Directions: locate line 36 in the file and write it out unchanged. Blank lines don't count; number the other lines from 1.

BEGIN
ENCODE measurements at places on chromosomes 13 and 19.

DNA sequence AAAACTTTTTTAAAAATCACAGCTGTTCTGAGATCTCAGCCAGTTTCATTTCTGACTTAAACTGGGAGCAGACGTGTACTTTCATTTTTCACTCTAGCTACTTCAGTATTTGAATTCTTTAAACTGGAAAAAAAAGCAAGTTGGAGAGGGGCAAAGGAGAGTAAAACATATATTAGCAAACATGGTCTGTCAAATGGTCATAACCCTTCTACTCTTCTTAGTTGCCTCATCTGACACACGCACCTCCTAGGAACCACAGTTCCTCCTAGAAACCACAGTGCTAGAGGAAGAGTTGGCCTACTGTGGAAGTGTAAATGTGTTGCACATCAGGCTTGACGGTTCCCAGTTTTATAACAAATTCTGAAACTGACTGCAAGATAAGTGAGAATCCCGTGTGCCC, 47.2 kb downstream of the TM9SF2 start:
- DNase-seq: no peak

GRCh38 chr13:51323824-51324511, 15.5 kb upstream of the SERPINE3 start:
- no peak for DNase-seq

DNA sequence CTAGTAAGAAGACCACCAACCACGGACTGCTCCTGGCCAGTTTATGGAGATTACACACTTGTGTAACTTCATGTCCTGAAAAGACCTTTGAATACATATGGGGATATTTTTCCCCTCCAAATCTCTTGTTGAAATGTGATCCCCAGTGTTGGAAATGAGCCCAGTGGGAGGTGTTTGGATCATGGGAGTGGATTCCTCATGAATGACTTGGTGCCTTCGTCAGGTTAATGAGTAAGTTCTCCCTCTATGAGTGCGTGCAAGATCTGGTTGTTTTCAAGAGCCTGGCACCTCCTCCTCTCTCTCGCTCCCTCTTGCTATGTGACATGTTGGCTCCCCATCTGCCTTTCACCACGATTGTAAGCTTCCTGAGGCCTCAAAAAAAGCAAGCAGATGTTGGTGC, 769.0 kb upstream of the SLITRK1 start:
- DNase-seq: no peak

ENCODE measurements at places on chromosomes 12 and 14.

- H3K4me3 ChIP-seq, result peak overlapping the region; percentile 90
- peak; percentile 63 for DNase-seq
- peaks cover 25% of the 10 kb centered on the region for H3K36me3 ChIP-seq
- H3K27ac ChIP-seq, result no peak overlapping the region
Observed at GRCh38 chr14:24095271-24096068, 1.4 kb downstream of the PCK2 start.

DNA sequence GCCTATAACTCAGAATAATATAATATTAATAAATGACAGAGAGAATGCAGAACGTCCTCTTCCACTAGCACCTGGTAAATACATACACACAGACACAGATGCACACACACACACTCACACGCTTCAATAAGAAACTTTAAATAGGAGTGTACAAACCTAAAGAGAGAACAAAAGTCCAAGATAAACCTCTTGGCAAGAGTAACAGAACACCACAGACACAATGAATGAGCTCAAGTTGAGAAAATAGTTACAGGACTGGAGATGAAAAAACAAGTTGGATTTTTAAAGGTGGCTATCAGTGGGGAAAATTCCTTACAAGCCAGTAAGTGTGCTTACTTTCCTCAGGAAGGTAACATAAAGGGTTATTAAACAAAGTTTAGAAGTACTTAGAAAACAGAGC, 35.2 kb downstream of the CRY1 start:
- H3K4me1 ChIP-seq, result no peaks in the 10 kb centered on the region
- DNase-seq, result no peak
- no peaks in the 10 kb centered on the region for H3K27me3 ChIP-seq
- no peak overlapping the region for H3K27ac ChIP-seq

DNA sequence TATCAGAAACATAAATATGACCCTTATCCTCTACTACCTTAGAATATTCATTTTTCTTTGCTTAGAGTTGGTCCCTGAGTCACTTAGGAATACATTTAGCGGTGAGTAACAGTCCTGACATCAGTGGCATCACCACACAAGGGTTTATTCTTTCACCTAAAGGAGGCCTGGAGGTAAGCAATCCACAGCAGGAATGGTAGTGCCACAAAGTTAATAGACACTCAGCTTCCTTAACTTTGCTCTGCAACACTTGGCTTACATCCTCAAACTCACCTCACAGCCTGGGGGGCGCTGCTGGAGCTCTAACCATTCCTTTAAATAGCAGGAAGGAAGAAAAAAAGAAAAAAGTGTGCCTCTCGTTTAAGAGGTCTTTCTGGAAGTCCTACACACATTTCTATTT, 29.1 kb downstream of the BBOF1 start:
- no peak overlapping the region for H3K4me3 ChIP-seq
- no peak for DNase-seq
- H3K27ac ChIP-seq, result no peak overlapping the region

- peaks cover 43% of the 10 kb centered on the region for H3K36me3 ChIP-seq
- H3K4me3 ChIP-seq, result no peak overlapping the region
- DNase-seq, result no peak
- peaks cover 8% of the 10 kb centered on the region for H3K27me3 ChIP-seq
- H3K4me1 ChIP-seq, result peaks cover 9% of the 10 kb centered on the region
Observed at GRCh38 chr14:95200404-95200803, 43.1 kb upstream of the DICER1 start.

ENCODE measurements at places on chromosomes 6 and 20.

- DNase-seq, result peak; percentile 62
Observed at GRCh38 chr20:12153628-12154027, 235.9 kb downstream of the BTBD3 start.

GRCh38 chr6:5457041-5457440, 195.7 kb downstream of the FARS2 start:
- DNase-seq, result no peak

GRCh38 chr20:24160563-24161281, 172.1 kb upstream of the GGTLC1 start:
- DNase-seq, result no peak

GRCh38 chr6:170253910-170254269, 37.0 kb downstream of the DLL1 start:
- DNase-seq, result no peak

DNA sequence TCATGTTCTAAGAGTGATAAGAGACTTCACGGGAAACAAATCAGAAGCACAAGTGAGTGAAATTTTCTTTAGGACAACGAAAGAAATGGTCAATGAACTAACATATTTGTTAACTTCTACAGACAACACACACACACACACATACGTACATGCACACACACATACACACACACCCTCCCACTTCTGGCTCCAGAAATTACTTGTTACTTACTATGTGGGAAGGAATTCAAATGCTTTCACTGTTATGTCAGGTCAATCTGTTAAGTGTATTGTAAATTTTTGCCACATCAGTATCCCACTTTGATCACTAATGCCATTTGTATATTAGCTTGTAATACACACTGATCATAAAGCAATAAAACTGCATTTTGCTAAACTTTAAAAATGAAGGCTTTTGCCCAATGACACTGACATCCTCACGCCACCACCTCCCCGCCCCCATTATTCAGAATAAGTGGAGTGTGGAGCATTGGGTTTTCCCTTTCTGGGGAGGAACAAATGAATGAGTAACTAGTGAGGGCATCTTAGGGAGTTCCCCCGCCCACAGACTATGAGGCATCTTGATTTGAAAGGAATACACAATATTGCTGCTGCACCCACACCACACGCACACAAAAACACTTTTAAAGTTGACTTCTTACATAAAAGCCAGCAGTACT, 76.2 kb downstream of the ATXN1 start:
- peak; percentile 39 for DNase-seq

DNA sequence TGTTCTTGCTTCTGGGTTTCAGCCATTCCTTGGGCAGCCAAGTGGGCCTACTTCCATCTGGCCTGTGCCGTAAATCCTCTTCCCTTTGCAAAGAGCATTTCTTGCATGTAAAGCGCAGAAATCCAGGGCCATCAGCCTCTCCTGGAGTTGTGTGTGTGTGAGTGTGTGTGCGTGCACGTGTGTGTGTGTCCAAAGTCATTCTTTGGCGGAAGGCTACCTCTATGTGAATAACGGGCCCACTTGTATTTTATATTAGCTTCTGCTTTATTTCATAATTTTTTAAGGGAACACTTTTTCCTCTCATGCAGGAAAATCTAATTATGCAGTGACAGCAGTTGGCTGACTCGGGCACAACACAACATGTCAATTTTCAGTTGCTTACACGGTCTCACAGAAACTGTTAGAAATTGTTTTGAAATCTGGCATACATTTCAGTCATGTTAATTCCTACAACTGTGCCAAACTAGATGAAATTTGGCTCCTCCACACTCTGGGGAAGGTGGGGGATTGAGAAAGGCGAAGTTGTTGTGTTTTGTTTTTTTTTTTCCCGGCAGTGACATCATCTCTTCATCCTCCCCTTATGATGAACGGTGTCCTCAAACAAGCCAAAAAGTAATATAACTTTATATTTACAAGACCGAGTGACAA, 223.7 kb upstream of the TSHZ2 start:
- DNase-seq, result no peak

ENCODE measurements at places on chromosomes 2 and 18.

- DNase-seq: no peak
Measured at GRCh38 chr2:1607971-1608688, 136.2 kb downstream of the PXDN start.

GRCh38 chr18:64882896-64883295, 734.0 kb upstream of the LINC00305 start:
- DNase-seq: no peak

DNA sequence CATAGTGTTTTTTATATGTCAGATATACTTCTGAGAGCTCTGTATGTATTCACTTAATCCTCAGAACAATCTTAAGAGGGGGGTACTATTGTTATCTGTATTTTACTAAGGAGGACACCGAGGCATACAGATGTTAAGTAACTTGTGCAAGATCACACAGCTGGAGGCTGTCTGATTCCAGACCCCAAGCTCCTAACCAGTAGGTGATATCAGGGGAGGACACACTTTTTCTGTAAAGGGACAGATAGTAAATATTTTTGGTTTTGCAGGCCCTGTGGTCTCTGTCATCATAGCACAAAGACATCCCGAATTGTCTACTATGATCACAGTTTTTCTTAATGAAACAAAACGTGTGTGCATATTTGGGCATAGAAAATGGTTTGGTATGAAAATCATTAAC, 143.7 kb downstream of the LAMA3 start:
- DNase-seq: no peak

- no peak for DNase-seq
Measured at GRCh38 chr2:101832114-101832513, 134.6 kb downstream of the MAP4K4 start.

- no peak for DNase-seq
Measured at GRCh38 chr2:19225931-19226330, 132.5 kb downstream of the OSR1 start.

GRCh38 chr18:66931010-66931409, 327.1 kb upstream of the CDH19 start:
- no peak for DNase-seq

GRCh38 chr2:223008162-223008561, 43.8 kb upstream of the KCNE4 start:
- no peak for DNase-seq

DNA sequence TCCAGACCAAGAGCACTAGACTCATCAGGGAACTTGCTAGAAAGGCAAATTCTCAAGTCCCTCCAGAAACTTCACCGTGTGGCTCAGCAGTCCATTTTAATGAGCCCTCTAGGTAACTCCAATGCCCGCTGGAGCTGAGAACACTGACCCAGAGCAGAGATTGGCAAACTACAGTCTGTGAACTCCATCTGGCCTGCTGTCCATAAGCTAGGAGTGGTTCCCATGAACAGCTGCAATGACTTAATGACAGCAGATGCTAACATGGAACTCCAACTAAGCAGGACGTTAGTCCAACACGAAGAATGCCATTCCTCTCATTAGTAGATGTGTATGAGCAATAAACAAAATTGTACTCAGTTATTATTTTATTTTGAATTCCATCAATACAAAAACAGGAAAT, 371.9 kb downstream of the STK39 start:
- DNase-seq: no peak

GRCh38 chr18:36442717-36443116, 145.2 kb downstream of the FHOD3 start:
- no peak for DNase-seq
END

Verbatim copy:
GRCh38 chr6:170253910-170254269, 37.0 kb downstream of the DLL1 start: